Bedelsford School has been recognised as an example of best practice in a book authored by renowned practitioners with decades of experience in special needs education. The book called ‘A guide to best practice in special education, health and social care’ explains the changes in governmental policies across the education, health and social care services and what they mean for young individuals, parents and professionals. The book provides innovative examples of how change is happening on the ground through conversations and case studies about how professionals and families are making change happen.
Principal, Julia James, was delighted that Bedelsford School was included in the book, as an expert in conversation and in the form of two case studies of pupils in the school. She explains the ethos that underpins the educational provision at the school:
“We look at the main barriers to learning and establish the key skills needed to unlock potential. We have developed three curriculum pathways. There is a pre-formal curriculum to suite those who have very limited cognitive ability; a semi-formal one for those who fall in the middle; and a more formal curriculum for the most able pupils we have. Flexibility is key, as pupils’ needs change over time and all pathways have fully integrated therapies and medical support.”
The case studies featured in the book provide examples of how the school has identified the barriers to learning in two pupils. In one example, assistant head teacher Jessica Webb, explains how a pupil was taught to use “yes/no” cards to give a consistent response and was taught to use auditory scanning in a PODD (pragmatic, organised, dynamic display) book to access increasingly complex vocabulary. As the pupil developed their communication skills, they were assessed to have made a huge leap in their cognitive age bracket.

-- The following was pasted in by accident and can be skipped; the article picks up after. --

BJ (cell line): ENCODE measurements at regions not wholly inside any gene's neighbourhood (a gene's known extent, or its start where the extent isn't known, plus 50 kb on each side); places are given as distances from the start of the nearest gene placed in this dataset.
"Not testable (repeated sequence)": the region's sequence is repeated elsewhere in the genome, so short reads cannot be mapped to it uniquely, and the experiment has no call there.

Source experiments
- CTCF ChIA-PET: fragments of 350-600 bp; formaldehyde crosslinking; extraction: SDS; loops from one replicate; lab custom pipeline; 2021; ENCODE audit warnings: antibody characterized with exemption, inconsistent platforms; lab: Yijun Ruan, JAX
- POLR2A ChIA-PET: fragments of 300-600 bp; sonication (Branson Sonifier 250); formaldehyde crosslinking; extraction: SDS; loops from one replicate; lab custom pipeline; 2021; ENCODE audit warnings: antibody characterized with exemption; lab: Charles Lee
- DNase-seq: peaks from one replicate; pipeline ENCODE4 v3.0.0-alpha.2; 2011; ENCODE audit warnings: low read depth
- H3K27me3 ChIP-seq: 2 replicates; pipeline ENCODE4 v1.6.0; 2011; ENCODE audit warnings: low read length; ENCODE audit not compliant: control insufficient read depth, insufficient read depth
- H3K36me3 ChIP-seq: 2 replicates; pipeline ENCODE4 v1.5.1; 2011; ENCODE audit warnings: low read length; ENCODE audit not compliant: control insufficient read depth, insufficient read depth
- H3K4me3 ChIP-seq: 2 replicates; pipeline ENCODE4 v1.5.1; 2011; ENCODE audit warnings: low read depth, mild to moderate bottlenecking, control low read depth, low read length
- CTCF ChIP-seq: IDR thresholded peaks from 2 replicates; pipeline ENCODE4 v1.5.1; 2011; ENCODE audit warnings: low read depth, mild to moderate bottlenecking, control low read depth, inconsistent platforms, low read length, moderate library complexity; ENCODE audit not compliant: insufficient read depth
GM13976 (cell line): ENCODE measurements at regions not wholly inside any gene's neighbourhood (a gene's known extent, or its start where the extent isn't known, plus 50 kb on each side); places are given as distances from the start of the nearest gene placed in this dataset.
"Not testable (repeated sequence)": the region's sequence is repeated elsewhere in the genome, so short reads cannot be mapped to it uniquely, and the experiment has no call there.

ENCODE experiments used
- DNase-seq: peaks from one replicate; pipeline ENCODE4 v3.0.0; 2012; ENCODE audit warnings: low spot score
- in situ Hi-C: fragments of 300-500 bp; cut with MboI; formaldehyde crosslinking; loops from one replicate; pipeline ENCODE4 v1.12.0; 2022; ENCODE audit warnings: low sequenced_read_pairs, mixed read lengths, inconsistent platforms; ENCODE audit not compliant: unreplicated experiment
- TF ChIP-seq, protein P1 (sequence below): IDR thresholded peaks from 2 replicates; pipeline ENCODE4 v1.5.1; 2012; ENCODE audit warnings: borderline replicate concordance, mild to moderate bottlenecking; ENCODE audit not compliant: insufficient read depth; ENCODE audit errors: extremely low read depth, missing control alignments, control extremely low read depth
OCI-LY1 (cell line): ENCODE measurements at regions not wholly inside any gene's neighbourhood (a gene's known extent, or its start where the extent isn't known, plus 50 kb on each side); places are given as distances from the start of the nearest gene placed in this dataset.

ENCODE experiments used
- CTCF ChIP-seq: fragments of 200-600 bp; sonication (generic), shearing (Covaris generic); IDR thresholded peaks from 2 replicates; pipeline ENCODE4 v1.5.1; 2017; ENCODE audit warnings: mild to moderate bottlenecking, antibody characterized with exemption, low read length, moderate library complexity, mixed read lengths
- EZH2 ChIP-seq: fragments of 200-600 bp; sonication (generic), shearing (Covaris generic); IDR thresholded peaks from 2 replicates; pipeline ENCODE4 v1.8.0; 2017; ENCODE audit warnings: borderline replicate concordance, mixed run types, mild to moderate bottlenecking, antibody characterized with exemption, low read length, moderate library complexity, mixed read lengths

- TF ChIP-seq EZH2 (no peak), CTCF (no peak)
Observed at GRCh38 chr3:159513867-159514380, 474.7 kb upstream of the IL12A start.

The other case study reported on work done to prepare a pupil for future medical appointments. As this pupil had become very distressed by previous hospital visits, the school helped to prepare a hospital passport which explained how they communicated as well as important medical information that could be shared with the medical staff. The SaLT team also produced a social story based on what would happen in hospital which the school and family read to the pupil every day. The teacher provided the parent with Makaton training for key signs and also engaged the pupil in role play to get them used to what would happen when they were admitted to hospital. Despite the pupil’s initial apprehension, the parent reported that this hospital visit had been much less traumatic than on previous occasions.
It is fantastic that the work of, not only Bedelsford School, but of Orchard Hill College and the Trust, have been recognised in this book by Dr Rona Tutt OBE and Paul Williams. It has been described as an essential read to those working in schools and professionals across health and social care.
If you would like to find out more please click the link below to the book publisher